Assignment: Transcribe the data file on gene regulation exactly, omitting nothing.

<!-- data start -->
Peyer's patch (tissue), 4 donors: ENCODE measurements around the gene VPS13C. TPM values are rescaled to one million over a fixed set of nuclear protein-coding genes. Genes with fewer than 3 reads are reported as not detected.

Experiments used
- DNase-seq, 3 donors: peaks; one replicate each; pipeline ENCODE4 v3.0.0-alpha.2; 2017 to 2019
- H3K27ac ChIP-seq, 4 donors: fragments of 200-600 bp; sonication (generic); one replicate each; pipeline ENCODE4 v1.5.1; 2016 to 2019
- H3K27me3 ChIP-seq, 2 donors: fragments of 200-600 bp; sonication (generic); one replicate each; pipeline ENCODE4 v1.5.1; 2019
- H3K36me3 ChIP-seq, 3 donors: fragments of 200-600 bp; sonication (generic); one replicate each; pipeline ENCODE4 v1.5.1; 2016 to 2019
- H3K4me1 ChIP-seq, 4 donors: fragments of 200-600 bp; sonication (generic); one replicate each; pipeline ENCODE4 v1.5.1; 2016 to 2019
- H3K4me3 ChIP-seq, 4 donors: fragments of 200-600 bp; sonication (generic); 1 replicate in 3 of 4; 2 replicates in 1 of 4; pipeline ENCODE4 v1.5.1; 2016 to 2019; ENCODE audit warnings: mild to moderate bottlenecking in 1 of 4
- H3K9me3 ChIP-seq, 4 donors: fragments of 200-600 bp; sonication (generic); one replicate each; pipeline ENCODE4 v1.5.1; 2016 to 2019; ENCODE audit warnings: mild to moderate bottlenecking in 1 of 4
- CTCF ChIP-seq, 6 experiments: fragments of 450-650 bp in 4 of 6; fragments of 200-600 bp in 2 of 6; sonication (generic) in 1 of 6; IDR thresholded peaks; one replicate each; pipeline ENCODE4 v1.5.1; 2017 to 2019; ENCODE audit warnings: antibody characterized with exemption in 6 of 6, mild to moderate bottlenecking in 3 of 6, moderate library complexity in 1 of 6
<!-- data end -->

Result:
Peyer's patch (tissue), 4 donors: ENCODE measurements around the gene VPS13C. TPM values are rescaled to one million over a fixed set of nuclear protein-coding genes. Genes with fewer than 3 reads are reported as not detected.

Experiments used
- DNase-seq, 3 donors: peaks; one replicate each; pipeline ENCODE4 v3.0.0-alpha.2; 2017 to 2019
- H3K27ac ChIP-seq, 4 donors: fragments of 200-600 bp; sonication (generic); one replicate each; pipeline ENCODE4 v1.5.1; 2016 to 2019
- H3K27me3 ChIP-seq, 2 donors: fragments of 200-600 bp; sonication (generic); one replicate each; pipeline ENCODE4 v1.5.1; 2019
- H3K36me3 ChIP-seq, 3 donors: fragments of 200-600 bp; sonication (generic); one replicate each; pipeline ENCODE4 v1.5.1; 2016 to 2019
- H3K4me1 ChIP-seq, 4 donors: fragments of 200-600 bp; sonication (generic); one replicate each; pipeline ENCODE4 v1.5.1; 2016 to 2019
- H3K4me3 ChIP-seq, 4 donors: fragments of 200-600 bp; sonication (generic); 1 replicate in 3 of 4; 2 replicates in 1 of 4; pipeline ENCODE4 v1.5.1; 2016 to 2019; ENCODE audit warnings: mild to moderate bottlenecking in 1 of 4
- H3K9me3 ChIP-seq, 4 donors: fragments of 200-600 bp; sonication (generic); one replicate each; pipeline ENCODE4 v1.5.1; 2016 to 2019; ENCODE audit warnings: mild to moderate bottlenecking in 1 of 4
- CTCF ChIP-seq, 6 experiments: fragments of 450-650 bp in 4 of 6; fragments of 200-600 bp in 2 of 6; sonication (generic) in 1 of 6; IDR thresholded peaks; one replicate each; pipeline ENCODE4 v1.5.1; 2017 to 2019; ENCODE audit warnings: antibody characterized with exemption in 6 of 6, mild to moderate bottlenecking in 3 of 6, moderate library complexity in 1 of 6